How do you use technology/policy to improve citizens’ lives? Tell us about your role or organisation.
SGInnovate was founded on the belief that deep tech, or ‘technology-intensive’ products borne out of scientific research, can help tackle some of the greatest global challenges. Our mission is to help ambitious and talented individuals launch, prove and scale deep tech products from Singapore for the world.
The work that we do is guided by SGInnovate’s Deep Tech Nexus Strategy, where we add tangible value to Singapore’s deep tech startup ecosystem in two key areas: Human Capital and Investment Capital.
As the Head of Talent Networking, my team and I are focused on building the deep tech talent pool in Singapore by enhancing the technical capabilities of talents through learning opportunities, as well as expanding the deep tech talent marketplace so that talents and high-potential startups can seek each other out.
My vision is really to back the current and new generation of the workforce in staying relevant through skills upgrading and training, so that they would be equipped to capitalise on technology to stay relevant and value-add to the future economy.
What has been the most exciting thing that you worked on in 2018?
The recently-announced enhanced Summation Programme is one of the exciting things that took place in 2018. The programme, which started this year, was inspired by countless interactions with the industry. It seeks to match and place selected students in various deep tech startups over a period of three to six months, where they are guided and mentored by some of the brightest minds in the industry.
The overwhelmingly positive feedback we got from both startups and apprentices gave us the confidence to extend confirmed placements to students from Nanyang Technological University, National University of Singapore, Singapore Management University, and Singapore University of Technology and Design. This means that each university will be allocated dedicated apprenticeship seats for its students. Apprentices will also be given free deep tech training to help them acquire and utilise skills to build real-life applications in different industries.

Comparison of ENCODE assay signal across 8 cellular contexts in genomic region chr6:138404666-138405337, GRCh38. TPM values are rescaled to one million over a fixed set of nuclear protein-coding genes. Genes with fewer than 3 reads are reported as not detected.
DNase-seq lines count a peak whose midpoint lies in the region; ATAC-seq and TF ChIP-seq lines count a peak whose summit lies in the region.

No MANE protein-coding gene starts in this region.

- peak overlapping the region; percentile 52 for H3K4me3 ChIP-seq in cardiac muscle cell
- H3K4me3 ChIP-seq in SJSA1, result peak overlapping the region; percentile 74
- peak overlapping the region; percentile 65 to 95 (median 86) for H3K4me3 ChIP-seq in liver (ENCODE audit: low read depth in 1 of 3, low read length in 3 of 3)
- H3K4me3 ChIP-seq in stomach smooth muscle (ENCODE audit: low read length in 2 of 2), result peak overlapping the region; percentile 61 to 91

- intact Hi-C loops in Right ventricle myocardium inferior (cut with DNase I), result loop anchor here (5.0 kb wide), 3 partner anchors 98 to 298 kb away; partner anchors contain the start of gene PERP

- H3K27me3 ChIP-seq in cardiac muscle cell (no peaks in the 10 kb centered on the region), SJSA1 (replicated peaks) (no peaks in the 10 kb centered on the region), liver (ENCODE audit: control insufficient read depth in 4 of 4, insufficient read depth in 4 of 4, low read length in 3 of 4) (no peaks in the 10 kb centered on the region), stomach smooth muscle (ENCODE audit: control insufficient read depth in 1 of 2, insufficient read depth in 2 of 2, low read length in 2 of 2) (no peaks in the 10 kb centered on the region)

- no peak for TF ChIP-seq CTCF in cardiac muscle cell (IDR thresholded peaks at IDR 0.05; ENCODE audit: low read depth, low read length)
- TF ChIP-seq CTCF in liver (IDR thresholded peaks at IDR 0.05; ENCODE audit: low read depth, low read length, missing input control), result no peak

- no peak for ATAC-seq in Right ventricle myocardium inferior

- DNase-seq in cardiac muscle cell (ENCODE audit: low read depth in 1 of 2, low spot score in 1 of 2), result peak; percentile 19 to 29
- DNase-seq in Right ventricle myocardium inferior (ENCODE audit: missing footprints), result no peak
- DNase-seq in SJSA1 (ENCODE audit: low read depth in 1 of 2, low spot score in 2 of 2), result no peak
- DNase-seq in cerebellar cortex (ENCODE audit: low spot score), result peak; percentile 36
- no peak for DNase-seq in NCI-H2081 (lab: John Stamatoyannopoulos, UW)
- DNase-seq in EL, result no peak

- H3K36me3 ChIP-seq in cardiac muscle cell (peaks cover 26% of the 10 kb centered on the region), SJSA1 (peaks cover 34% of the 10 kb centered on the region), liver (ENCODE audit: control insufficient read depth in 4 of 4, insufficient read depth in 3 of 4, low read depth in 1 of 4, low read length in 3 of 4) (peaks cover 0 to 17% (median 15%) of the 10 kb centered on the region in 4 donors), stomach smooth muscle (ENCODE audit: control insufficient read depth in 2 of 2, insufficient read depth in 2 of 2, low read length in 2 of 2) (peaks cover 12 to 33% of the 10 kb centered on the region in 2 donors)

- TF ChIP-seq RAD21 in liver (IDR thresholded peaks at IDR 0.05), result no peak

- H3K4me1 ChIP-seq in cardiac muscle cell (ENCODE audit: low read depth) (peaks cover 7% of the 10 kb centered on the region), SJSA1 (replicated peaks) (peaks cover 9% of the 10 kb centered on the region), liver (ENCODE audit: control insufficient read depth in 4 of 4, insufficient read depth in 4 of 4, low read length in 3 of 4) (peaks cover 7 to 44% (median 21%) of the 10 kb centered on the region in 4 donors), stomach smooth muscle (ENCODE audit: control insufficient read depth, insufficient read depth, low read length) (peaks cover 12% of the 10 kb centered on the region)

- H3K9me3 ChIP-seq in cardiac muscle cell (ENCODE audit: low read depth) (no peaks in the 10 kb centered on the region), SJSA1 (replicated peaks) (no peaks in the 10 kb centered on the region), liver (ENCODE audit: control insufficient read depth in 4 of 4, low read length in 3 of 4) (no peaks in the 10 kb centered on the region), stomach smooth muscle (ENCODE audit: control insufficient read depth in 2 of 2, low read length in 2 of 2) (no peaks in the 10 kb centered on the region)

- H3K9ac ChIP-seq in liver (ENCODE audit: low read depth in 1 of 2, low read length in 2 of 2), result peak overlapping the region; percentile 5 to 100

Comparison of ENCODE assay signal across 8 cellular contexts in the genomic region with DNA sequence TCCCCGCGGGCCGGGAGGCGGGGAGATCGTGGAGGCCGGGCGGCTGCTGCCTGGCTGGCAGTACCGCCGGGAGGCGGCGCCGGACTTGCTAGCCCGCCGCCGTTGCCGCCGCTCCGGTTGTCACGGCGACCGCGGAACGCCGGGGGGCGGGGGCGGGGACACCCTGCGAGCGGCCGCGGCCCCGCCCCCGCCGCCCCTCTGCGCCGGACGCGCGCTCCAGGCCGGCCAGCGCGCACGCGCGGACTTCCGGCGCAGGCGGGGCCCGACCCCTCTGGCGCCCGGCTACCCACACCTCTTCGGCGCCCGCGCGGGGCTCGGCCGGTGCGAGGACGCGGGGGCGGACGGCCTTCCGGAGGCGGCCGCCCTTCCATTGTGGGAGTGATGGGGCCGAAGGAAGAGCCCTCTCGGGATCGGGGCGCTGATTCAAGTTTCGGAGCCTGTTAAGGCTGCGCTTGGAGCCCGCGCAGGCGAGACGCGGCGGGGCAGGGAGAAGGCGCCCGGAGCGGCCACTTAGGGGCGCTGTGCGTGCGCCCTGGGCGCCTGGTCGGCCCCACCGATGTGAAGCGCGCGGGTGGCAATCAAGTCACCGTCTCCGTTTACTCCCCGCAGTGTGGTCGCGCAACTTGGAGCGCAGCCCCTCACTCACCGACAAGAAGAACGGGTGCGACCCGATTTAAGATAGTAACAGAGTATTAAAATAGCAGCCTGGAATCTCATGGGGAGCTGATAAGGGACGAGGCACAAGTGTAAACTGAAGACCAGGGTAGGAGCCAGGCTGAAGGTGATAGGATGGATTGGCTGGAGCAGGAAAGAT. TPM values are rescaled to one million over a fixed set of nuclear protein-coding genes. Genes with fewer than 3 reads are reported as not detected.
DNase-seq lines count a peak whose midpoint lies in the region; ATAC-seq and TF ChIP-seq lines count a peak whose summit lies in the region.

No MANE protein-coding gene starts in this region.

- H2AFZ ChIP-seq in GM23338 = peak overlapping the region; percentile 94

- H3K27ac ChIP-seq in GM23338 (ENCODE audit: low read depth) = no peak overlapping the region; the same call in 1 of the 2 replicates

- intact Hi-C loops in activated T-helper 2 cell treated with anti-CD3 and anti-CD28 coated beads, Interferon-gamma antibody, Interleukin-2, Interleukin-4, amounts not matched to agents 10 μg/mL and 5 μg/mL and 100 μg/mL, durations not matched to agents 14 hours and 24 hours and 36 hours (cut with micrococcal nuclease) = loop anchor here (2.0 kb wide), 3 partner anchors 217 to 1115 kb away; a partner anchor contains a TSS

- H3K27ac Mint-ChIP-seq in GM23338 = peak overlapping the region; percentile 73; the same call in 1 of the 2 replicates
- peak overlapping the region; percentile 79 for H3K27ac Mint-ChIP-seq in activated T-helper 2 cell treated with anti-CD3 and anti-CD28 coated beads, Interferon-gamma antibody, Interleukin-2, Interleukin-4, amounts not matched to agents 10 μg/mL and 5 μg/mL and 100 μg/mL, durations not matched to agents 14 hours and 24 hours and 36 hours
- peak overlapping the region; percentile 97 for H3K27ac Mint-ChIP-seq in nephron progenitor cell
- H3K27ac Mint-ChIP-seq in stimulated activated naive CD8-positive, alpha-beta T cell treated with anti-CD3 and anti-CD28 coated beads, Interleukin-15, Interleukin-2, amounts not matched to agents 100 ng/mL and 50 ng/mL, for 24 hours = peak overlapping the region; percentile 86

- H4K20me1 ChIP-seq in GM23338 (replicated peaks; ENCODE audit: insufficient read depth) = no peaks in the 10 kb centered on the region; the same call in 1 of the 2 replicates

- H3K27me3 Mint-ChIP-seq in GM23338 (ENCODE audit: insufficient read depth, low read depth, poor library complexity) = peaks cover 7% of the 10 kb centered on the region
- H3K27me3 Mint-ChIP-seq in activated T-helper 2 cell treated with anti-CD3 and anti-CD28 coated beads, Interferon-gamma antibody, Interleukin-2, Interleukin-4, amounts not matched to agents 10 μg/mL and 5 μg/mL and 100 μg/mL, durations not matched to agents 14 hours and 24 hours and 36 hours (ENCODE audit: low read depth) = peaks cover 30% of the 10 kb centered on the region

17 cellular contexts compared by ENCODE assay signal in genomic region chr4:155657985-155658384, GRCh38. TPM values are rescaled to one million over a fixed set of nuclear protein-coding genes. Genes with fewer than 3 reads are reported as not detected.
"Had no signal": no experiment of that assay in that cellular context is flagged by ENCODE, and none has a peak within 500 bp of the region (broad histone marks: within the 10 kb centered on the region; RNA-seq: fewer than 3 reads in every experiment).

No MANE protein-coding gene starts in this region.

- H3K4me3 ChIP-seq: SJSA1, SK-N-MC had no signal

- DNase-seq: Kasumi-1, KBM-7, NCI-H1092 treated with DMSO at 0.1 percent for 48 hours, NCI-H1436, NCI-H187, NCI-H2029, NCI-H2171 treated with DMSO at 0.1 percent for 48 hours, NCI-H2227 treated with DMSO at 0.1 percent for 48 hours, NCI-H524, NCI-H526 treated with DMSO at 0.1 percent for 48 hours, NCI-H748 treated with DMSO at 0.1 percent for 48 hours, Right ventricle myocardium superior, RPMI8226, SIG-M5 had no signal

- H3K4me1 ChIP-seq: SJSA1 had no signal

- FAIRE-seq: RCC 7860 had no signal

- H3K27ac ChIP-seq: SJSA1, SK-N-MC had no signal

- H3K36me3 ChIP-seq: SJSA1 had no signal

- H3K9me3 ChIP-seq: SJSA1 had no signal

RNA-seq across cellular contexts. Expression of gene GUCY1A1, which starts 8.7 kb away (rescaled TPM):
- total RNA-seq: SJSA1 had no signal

The programme is really a great demonstration of how SGInnovate works with Institutes of Higher Learning and industry partners to nurture the next generation of deep tech talents. This is critical in helping Singapore meet the growing global demands for these specialised talents.
If you were to share one piece of advice that you learned in 2018, what would it be?
It is a piece of advice that I would share every year, not just in 2018 – one needs to be open-minded and receptive to new ideas and possibilities.
What tool or technique particularly interests you for 2019?
I would really love to see the continued real-world application of Artificial Intelligence (AI) across industries. It was really interesting to see how in 2018, one of SGInnovate’s portfolio companies, AIDA Technologies (AIDA) built an AI-powered Straight Through Processing (STP) engine to help a major health insurer in Singapore speed up the processing of its health insurance claims from days to mere seconds.
This was an exciting development for us, because we saw the result of our efforts – the commercial application of deep tech. It is very encouraging for us to know that the STP engine is currently processing thousands of health claims a month.
The speed at which AI is developing is astounding, and 2019 will be an exciting year as the technology starts to see wider adoption across different industries. Despite these exciting developments, on a personal level, I still value the human-to-human interactions, which I don’t think AI would be able to replace.
What are your priorities for 2019?
As we progress into 2019, my team and I will remain focused on enhancing the human capital potential of Singapore’s deep tech ecosystem. We will continue to build deep tech talent capabilities through world-class learning opportunities, while continually seeking out the best and hard-to-reach deep tech talents for ambitious and capable startups.
What is one skill that has helped you the most throughout the course of your career?
Having a positive outlook and the tenacity to push ahead despite challenges that may come my way.
What advancements do you predict will happen in your field in the next ten years?
The pervasiveness of technology in our lives means we must all be equipped with the right skill sets to remain relevant as the nature of work continues to evolve. Around the world, you can see education systems pivoting to ensure that students are equipped with skill sets that will allow them to thrive in the new world of work.
Singapore has always been strong in the STEM disciplines and this is fantastic for research – a precursor to deep tech startups. Instead of radically moving away from what we are strong in, we ought to leverage our strength in STEM and research as they are crucial for jobs in the new digital economy.
Coffee, yoga, music… what powers you through your day?
A fantastic group of co-workers.